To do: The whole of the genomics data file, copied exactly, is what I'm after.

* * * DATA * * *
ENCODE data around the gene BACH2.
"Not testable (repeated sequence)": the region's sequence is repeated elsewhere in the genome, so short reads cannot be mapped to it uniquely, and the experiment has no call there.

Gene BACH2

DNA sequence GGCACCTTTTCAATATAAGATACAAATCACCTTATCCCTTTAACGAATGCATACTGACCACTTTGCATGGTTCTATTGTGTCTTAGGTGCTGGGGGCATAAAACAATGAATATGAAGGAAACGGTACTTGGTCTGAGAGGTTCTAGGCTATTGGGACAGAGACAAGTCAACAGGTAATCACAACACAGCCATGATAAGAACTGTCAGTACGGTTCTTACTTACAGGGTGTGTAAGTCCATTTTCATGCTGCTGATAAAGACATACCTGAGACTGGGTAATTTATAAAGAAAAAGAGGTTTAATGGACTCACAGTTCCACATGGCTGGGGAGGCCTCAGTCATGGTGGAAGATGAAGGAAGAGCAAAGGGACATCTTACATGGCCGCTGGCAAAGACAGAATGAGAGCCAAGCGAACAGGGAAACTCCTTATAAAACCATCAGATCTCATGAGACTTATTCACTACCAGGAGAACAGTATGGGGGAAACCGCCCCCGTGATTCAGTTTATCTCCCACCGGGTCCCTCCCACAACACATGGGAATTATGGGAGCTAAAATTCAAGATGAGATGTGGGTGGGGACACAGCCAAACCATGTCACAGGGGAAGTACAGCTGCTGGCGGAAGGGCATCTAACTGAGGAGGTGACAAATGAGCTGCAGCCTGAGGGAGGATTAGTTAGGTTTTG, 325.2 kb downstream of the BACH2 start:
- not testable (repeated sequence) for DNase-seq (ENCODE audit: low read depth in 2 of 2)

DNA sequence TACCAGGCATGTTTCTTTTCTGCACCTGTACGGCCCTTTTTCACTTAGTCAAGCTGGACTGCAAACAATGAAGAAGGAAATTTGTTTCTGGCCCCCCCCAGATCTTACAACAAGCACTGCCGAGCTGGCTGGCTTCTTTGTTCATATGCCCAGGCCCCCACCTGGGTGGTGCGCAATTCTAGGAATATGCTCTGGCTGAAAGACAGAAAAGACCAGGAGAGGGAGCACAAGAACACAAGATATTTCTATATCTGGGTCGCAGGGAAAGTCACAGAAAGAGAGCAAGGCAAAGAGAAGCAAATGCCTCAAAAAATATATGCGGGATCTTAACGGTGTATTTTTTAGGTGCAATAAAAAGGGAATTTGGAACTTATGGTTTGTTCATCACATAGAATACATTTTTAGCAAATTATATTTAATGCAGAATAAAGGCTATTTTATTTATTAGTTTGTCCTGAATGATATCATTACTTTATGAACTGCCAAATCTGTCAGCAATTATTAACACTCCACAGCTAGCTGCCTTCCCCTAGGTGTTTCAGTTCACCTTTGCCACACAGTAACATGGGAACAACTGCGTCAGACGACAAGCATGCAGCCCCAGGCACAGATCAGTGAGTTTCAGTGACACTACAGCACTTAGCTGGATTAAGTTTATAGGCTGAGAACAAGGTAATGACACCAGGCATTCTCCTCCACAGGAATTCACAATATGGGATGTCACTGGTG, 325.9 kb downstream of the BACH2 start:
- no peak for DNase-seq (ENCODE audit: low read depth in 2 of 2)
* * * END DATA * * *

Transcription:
ENCODE data around the gene BACH2.
"Not testable (repeated sequence)": the region's sequence is repeated elsewhere in the genome, so short reads cannot be mapped to it uniquely, and the experiment has no call there.

Gene BACH2

DNA sequence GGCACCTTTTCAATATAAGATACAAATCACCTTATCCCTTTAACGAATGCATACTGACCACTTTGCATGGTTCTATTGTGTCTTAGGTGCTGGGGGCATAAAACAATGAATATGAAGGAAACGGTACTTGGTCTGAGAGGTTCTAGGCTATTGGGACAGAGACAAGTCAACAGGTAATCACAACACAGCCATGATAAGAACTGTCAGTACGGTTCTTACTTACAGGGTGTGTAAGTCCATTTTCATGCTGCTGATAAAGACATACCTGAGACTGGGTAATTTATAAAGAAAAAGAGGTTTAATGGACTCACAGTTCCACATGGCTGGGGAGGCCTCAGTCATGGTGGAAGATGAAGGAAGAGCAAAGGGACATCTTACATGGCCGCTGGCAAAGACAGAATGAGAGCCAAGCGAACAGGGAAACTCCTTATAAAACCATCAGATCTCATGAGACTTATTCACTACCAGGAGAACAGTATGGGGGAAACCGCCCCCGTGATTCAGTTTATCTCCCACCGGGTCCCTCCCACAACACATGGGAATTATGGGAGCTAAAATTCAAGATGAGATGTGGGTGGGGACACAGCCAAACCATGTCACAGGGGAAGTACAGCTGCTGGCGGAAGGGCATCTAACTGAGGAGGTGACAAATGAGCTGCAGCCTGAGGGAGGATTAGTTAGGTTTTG, 325.2 kb downstream of the BACH2 start:
- not testable (repeated sequence) for DNase-seq (ENCODE audit: low read depth in 2 of 2)

DNA sequence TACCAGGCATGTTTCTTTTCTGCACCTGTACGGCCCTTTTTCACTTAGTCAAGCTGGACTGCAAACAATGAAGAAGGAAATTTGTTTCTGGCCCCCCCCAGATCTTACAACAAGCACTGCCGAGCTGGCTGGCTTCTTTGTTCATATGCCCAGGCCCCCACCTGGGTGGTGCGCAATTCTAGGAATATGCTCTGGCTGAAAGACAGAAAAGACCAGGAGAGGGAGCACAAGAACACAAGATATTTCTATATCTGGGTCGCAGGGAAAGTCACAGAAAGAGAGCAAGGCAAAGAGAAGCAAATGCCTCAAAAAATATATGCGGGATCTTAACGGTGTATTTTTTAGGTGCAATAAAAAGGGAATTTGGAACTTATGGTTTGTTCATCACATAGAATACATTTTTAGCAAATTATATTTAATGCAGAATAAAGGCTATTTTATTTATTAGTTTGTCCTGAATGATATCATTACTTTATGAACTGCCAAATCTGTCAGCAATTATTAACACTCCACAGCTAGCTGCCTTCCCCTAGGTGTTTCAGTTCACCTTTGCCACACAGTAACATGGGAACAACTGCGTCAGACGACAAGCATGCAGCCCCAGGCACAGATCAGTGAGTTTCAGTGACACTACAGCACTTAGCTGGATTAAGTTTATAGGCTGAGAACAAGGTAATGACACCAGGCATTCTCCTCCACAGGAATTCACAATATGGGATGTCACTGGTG, 325.9 kb downstream of the BACH2 start:
- no peak for DNase-seq (ENCODE audit: low read depth in 2 of 2)